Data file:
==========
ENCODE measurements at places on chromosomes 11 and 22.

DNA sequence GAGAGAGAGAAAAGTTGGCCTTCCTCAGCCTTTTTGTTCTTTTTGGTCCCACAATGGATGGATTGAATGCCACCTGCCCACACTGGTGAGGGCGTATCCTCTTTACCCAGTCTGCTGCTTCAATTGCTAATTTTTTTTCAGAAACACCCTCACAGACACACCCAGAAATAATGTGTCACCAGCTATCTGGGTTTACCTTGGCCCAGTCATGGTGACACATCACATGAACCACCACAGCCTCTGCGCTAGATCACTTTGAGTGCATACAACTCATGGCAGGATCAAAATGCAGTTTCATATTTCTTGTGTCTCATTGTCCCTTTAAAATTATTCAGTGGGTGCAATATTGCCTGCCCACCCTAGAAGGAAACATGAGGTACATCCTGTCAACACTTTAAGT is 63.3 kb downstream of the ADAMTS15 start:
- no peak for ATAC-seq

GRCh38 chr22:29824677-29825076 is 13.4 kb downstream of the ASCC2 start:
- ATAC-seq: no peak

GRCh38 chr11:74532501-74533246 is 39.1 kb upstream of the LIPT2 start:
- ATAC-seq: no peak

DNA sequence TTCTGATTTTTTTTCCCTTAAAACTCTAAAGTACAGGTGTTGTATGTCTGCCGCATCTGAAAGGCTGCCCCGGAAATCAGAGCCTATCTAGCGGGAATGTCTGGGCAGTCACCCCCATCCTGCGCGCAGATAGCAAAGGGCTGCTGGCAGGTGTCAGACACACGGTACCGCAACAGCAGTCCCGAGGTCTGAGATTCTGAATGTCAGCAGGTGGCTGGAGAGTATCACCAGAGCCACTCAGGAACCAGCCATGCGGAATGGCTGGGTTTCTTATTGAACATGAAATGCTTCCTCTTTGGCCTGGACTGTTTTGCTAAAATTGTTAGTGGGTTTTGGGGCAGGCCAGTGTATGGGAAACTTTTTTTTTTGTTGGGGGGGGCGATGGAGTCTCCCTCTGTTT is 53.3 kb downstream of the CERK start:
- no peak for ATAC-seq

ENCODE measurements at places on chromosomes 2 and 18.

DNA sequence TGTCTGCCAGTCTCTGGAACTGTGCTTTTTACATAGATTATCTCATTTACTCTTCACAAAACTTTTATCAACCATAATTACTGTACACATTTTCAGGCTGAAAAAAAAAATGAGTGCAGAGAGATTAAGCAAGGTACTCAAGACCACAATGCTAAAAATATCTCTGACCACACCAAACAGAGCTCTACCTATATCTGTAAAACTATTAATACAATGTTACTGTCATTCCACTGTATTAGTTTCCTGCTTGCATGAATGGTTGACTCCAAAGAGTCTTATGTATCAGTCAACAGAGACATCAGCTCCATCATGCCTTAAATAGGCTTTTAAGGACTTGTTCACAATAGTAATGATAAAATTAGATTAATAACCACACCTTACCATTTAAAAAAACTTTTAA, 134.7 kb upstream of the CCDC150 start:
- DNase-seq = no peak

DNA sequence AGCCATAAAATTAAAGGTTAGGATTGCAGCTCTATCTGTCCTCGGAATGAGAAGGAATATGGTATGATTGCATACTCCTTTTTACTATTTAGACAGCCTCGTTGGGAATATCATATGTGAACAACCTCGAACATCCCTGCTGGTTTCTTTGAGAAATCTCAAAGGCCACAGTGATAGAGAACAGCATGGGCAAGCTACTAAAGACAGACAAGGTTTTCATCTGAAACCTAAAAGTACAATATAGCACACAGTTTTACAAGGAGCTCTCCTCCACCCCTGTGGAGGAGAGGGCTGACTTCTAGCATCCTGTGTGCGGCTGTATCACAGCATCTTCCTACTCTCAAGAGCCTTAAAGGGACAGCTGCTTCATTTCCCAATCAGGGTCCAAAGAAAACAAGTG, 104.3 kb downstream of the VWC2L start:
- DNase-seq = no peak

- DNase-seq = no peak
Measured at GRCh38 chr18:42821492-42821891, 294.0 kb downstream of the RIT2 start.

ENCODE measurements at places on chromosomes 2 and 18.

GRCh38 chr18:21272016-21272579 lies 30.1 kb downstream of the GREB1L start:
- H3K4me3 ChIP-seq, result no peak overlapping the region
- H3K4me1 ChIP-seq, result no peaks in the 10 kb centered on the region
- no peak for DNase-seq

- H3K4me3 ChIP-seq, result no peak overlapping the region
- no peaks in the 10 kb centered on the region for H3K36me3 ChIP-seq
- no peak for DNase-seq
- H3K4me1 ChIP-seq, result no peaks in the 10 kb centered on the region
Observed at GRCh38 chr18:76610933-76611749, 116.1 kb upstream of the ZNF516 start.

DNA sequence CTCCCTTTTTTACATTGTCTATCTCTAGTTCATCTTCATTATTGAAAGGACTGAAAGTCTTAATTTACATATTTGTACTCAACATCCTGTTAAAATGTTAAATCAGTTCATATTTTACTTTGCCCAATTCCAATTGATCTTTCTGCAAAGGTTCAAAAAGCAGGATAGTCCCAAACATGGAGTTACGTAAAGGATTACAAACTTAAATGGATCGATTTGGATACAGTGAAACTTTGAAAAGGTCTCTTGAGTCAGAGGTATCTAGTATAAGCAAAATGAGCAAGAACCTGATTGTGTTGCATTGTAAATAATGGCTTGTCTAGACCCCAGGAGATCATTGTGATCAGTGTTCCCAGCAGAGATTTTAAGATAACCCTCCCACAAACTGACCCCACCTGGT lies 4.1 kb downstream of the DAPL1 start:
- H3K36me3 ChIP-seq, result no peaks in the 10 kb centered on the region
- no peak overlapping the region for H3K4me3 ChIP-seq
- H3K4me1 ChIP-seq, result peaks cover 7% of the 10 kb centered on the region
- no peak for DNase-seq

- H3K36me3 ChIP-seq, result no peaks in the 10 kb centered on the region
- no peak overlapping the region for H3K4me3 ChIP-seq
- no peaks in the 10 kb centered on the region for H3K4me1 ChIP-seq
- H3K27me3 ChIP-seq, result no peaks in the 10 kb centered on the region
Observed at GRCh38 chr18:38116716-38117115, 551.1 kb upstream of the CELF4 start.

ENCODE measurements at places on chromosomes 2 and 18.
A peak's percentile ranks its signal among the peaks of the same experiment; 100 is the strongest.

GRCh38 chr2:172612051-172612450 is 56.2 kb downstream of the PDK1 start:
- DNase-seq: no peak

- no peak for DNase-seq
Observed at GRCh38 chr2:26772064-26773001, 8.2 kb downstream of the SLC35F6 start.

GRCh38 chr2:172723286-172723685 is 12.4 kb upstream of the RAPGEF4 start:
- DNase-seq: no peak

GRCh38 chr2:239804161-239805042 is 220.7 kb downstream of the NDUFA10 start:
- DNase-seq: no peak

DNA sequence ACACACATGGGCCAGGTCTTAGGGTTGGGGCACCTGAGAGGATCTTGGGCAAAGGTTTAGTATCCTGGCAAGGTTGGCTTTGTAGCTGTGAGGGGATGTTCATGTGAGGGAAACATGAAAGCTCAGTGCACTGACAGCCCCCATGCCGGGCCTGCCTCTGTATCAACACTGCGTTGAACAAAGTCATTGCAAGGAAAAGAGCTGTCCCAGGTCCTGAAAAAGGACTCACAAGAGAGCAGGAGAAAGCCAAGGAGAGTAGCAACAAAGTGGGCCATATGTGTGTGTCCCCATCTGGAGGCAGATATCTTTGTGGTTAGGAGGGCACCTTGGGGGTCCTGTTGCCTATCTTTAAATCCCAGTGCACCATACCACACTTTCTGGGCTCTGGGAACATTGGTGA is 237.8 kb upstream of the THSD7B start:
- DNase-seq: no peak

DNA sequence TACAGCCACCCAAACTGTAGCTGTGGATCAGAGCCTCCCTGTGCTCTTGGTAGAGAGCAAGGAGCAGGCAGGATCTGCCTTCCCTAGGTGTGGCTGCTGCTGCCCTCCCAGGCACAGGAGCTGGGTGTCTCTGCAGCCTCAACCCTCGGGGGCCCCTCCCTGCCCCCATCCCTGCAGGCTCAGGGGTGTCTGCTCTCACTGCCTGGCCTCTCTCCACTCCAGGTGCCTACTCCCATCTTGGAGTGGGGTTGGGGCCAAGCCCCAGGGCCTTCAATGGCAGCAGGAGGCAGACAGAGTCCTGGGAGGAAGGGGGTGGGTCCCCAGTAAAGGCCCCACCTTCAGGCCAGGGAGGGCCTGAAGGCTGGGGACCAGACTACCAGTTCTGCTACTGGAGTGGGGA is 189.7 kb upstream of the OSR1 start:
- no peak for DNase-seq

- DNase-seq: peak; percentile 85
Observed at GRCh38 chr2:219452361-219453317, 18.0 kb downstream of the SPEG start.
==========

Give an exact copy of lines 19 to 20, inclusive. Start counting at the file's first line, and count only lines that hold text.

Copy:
- H3K4me3 ChIP-seq, result no peak overlapping the region
- H3K4me1 ChIP-seq, result no peaks in the 10 kb centered on the region